When the clock struck noon on July 1, very few things were certain. One thing that was: the Philadelphia Flyers were going to make headlines. Paul Holmgren and company certainly didn't disappoint, landing future Hall of Famer Jaromir Jagr, forward Maxim Talbot, and defenseman Andreas Lilja and dealing away winger Kris Versteeg.
With the dust from day one settling, its time to take a look at how the Flyers fared in free agency.
1. Jaromir Jagr
When it was announced that the Flyers signed Jagr to a one-year deal with $3.3 million, many were left wondering if the 39 year old winger had enough left in the tank to justify that salary. I for one believe Jagr will not only be worth his money, he'll be one of the best-value players signed this offseason.
Jagr may not have the monstrous legs he once had, way back when he was winning scoring titles left and right. But Jagr still has a pair of world-class hands, great vision, and an otherworldly hockey sense. His temper and demeanor have mellowed with age, and he's finally embraced practicing as a viable method of pregame preparation.
On a Flyers team with six of the (projected) top nine forward under the age of 24, Holmgren was desperate for consistent point production and veteran leadership. The Flyers powerplay without Pronger last season was dismal and needed a jolt of life. And the Flyers needed a player to mentor young guns James van Reimsdyk, Sean Couturier, Claude Giroux, Brayden Schenn, and (especially) the enigmatic Czech winger Jakub Voracek. In Jagr, Holmgren addressed all of those issues in one fell swoop.
Even at 39, Jagr is still a lock for 20-30 goals and 50-70 points. That's better (and more consistent) production than the Flyers could have expected from Ville Leino, and at a fraction of the cost. Great signing by Paul Holmgren and Philadelphia Flyers.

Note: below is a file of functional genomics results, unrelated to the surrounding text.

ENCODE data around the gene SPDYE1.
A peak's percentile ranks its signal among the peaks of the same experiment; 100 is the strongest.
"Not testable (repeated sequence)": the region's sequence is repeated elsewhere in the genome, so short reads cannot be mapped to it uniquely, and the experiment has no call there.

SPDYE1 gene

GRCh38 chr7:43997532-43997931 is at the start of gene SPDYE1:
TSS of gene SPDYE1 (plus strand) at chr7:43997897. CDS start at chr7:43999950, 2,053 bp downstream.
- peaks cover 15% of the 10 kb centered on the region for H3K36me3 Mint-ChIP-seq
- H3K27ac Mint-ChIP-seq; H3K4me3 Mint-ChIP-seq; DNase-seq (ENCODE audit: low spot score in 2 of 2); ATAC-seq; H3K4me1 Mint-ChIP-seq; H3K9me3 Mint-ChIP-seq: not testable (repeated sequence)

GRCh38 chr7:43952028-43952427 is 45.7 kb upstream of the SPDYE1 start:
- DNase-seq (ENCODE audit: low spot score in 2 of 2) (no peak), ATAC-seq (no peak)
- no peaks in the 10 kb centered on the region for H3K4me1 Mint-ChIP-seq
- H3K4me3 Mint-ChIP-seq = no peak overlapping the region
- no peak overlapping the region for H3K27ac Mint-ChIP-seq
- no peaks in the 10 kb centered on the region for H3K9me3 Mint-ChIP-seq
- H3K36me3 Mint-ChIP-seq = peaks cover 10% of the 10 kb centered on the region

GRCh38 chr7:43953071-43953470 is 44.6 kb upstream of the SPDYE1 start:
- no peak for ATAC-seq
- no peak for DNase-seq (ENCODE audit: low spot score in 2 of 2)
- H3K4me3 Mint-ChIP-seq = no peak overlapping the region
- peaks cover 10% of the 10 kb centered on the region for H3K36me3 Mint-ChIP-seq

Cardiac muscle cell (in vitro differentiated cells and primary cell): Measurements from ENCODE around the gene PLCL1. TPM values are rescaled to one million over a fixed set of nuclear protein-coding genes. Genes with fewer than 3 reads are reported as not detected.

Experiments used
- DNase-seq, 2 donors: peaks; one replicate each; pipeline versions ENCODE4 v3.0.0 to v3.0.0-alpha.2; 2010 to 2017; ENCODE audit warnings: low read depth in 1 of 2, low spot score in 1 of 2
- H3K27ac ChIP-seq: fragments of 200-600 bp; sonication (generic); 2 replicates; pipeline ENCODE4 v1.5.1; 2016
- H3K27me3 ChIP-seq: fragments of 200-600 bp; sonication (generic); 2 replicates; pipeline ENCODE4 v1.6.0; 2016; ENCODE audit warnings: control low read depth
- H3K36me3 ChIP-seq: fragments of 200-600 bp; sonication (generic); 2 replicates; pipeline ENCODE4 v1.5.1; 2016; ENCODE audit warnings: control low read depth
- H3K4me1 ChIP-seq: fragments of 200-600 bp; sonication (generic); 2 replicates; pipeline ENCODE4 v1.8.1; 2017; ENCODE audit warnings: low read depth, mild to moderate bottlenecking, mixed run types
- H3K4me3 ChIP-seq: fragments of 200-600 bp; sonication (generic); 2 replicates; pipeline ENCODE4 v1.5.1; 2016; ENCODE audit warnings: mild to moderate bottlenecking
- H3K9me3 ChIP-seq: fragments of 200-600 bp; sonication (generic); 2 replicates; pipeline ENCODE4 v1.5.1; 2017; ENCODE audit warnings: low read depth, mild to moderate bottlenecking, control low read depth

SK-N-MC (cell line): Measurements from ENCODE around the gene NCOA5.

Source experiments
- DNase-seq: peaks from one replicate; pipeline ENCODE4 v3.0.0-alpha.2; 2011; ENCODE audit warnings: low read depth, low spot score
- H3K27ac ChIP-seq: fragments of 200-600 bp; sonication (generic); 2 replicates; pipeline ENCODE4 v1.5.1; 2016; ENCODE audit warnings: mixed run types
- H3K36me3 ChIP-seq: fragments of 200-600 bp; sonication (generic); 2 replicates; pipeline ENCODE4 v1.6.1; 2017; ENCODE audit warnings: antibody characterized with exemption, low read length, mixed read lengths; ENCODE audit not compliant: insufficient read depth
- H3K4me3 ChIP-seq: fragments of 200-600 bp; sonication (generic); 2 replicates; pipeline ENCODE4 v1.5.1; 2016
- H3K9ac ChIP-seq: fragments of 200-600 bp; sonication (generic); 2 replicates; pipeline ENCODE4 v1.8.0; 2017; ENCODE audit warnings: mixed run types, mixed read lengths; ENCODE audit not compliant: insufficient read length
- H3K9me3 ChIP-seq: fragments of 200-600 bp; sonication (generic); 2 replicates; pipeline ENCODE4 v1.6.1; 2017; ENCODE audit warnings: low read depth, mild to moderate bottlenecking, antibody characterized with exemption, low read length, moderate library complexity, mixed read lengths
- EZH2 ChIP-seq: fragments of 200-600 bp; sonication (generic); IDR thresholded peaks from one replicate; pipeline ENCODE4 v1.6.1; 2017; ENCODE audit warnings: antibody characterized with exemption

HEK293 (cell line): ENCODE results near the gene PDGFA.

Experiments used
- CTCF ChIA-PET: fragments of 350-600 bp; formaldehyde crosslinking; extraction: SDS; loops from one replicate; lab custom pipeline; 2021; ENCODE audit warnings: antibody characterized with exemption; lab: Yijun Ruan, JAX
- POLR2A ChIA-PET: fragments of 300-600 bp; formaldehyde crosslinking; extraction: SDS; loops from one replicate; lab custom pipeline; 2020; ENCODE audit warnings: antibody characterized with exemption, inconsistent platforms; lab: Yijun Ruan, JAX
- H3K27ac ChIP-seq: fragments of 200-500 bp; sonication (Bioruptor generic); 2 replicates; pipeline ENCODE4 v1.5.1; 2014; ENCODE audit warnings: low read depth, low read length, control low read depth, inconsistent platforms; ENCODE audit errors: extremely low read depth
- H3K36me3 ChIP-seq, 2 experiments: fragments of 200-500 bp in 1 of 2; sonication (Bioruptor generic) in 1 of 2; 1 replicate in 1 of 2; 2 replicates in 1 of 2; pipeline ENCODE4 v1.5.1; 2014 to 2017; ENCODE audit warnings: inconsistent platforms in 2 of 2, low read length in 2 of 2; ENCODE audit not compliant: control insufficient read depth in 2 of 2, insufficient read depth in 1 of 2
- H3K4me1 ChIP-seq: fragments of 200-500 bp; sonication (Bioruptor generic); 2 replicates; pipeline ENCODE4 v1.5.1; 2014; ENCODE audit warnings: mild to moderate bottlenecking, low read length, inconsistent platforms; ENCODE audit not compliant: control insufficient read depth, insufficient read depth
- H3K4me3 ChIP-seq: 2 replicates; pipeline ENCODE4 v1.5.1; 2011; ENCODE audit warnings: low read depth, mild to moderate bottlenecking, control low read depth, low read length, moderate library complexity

2. Maxime Talbot
In Talbot, Paul Holmgren may have finally found Ian Laparierre's replacement. Talbot was a fan-favorite in Pittsburgh (reason alone to sign him) and is known around the league as a great hustle player. Talbot doesn't have the offensive skill to light up a scoreboard on a consistent basis or the size to grind in the corners like Paul Gustaud, but he can hustle up and down the ice, get underneath the opposition's skin, and kill penalties with the best of them.
But perhaps the best aspect of this signing isn't what Tablot brings on the ice; its what he brings off of the ice. Its no secret the Flyers missed "Lappy" last season—his ability to foster camaraderie and communication between young players, veteran players, and the coaching staff was invaluable in bringing the 2009-2010 Flyers together during their Stanley Cup run. Just watching the team last season, it was obvious they missed his heart, grit, and his leadership.
The only strange part about this signing was the contract itself: five years, $9 million. The cap hit ($1.8 million) is very reasonable for what Talbot brings to the table, but the term of the contract is a little long. However, Talbot is only 27, so if the goal is for him to step into a long-term locker room leader role, it makes a lot of sense. Overall, another very good signing by the Flyers.